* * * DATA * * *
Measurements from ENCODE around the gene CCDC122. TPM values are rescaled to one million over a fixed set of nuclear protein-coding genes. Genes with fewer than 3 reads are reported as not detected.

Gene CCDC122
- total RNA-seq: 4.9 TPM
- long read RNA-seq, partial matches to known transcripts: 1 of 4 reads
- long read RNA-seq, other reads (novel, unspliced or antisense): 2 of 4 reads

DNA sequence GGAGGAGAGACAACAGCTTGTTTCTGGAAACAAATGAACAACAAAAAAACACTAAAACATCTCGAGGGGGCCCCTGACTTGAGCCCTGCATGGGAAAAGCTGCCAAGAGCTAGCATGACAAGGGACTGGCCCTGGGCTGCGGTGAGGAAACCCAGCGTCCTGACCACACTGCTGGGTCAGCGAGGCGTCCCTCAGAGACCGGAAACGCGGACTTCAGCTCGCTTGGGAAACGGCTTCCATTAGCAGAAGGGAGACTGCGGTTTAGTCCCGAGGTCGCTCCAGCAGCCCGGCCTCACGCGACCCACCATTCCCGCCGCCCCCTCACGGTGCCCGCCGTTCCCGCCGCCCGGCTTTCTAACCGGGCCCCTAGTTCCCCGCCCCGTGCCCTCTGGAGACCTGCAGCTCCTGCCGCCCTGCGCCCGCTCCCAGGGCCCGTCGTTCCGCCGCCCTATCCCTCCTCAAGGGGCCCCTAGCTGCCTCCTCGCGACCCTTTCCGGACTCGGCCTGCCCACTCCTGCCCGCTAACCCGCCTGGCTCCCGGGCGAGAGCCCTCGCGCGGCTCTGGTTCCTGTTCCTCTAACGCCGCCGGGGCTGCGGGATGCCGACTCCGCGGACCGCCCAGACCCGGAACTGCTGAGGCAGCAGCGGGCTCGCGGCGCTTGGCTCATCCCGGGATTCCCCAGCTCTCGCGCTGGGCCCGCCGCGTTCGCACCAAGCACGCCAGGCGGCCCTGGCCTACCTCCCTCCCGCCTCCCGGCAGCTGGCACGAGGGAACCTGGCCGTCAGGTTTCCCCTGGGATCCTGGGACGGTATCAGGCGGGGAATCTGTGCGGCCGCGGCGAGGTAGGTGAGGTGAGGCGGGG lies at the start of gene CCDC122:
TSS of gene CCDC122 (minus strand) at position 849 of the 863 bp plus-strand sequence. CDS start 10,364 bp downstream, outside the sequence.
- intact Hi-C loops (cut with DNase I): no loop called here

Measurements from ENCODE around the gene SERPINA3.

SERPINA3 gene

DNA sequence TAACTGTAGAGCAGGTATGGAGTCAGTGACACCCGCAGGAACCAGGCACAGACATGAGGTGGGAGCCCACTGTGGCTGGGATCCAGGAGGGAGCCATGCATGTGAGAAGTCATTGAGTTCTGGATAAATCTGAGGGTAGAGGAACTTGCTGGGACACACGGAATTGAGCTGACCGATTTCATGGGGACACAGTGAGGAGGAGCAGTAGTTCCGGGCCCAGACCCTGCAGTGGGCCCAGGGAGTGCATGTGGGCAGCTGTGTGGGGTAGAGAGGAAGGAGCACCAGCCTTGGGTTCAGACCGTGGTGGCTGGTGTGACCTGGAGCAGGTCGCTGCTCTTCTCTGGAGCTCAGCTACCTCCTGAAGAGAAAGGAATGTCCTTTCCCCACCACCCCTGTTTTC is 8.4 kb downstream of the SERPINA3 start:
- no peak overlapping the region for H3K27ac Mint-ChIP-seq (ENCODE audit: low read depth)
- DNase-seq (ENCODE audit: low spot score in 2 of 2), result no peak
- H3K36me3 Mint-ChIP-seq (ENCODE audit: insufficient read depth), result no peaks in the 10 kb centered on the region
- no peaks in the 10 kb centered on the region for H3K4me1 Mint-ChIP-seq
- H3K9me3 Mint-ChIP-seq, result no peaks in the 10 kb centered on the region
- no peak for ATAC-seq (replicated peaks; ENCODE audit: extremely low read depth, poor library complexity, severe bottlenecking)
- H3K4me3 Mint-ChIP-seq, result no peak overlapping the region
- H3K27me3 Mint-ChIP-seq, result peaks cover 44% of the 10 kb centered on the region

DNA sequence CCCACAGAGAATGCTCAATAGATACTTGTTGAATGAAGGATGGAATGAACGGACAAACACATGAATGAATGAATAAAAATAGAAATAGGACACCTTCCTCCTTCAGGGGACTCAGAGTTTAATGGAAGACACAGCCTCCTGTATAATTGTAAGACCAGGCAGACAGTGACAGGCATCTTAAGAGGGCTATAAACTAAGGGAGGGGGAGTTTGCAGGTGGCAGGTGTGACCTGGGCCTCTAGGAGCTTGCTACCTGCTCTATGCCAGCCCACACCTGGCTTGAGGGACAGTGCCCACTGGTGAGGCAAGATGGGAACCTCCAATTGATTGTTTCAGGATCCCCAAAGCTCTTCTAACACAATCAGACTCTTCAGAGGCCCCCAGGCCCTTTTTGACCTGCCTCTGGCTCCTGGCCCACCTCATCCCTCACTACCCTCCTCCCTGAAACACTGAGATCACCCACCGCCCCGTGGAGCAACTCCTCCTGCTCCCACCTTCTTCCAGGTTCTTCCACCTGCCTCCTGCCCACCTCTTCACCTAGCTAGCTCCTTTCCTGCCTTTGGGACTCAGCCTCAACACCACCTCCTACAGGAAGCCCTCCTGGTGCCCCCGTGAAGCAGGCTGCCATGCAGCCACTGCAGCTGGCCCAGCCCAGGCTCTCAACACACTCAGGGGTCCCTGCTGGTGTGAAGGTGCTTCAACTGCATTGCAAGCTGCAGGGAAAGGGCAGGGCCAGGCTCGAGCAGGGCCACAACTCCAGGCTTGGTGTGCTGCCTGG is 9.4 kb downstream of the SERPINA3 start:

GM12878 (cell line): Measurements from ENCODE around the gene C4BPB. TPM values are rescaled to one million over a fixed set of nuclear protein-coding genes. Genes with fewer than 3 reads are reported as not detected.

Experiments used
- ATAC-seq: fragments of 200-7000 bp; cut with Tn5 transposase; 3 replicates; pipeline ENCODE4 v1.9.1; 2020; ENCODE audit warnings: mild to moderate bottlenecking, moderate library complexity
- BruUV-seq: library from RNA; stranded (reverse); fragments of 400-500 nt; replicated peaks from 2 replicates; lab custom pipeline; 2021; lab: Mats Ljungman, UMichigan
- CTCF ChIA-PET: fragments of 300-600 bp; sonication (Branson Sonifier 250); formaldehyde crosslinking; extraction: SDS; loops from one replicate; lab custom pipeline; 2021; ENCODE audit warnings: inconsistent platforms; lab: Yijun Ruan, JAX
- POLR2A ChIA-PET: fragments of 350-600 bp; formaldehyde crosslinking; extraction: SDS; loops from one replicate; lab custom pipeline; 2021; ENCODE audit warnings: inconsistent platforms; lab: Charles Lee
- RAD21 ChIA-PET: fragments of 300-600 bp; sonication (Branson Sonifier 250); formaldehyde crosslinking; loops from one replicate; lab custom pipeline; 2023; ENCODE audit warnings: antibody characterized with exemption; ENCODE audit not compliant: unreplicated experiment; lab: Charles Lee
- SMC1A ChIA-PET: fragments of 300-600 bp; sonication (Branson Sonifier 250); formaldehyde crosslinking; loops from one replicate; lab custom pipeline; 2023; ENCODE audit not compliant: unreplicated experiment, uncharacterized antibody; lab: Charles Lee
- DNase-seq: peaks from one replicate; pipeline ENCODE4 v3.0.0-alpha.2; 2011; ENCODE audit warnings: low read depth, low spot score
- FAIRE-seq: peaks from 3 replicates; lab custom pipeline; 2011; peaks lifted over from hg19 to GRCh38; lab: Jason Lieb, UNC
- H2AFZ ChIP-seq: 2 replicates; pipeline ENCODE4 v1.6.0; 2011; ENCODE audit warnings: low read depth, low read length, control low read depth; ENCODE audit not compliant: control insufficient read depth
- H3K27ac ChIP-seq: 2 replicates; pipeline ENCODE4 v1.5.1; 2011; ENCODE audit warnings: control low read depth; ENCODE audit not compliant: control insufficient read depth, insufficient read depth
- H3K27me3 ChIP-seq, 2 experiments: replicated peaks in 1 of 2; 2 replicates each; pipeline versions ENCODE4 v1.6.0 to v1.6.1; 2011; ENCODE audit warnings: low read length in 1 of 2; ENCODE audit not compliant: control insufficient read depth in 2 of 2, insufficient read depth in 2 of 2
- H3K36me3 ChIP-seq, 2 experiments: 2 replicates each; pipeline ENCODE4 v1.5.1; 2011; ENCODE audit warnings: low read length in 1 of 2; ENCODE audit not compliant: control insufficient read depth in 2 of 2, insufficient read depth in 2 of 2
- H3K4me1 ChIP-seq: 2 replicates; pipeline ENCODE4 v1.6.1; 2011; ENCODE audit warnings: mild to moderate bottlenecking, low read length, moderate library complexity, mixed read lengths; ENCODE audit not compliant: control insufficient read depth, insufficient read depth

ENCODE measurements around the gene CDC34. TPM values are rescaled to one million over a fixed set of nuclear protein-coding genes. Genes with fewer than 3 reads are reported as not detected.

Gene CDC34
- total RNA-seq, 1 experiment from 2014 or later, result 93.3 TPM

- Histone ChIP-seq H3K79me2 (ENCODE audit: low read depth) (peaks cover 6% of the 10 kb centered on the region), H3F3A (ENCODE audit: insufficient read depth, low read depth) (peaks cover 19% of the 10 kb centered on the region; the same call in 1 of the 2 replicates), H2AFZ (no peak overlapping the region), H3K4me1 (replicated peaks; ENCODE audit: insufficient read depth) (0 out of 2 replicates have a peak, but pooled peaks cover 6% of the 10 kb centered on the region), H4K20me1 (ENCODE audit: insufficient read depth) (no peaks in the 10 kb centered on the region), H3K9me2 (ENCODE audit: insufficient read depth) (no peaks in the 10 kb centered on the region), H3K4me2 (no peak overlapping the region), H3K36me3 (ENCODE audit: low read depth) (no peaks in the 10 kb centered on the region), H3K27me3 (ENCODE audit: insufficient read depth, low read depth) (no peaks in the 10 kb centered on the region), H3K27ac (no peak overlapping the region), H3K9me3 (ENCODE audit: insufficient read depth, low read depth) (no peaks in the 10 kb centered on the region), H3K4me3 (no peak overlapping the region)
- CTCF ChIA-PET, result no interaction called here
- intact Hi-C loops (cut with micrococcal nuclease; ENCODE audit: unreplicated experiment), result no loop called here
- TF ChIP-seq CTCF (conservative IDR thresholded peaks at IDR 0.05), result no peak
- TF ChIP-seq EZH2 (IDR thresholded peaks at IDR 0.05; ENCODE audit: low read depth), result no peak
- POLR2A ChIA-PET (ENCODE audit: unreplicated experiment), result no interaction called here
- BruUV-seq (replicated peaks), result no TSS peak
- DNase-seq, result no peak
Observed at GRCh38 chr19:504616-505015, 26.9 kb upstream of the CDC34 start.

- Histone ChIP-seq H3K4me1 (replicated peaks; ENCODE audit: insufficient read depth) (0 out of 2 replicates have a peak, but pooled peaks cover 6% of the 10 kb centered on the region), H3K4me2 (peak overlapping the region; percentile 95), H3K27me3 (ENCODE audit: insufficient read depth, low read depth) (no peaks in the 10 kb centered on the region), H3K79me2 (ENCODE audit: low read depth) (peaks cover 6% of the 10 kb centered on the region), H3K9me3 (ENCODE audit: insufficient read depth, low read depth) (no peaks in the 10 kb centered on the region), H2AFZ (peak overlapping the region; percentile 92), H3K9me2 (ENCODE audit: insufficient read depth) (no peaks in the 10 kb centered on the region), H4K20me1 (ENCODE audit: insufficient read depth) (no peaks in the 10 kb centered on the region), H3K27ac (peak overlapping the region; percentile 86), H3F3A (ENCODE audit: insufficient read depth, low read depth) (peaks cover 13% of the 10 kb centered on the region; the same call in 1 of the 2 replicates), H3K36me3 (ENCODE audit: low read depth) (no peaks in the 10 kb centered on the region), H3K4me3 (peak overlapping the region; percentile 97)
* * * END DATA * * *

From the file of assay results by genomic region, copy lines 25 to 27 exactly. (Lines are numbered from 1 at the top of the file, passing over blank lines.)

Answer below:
- CTCF ChIA-PET: fragments of 300-600 bp; sonication (Branson Sonifier 250); formaldehyde crosslinking; extraction: SDS; loops from one replicate; lab custom pipeline; 2021; ENCODE audit warnings: inconsistent platforms; lab: Yijun Ruan, JAX
- POLR2A ChIA-PET: fragments of 350-600 bp; formaldehyde crosslinking; extraction: SDS; loops from one replicate; lab custom pipeline; 2021; ENCODE audit warnings: inconsistent platforms; lab: Charles Lee
- RAD21 ChIA-PET: fragments of 300-600 bp; sonication (Branson Sonifier 250); formaldehyde crosslinking; loops from one replicate; lab custom pipeline; 2023; ENCODE audit warnings: antibody characterized with exemption; ENCODE audit not compliant: unreplicated experiment; lab: Charles Lee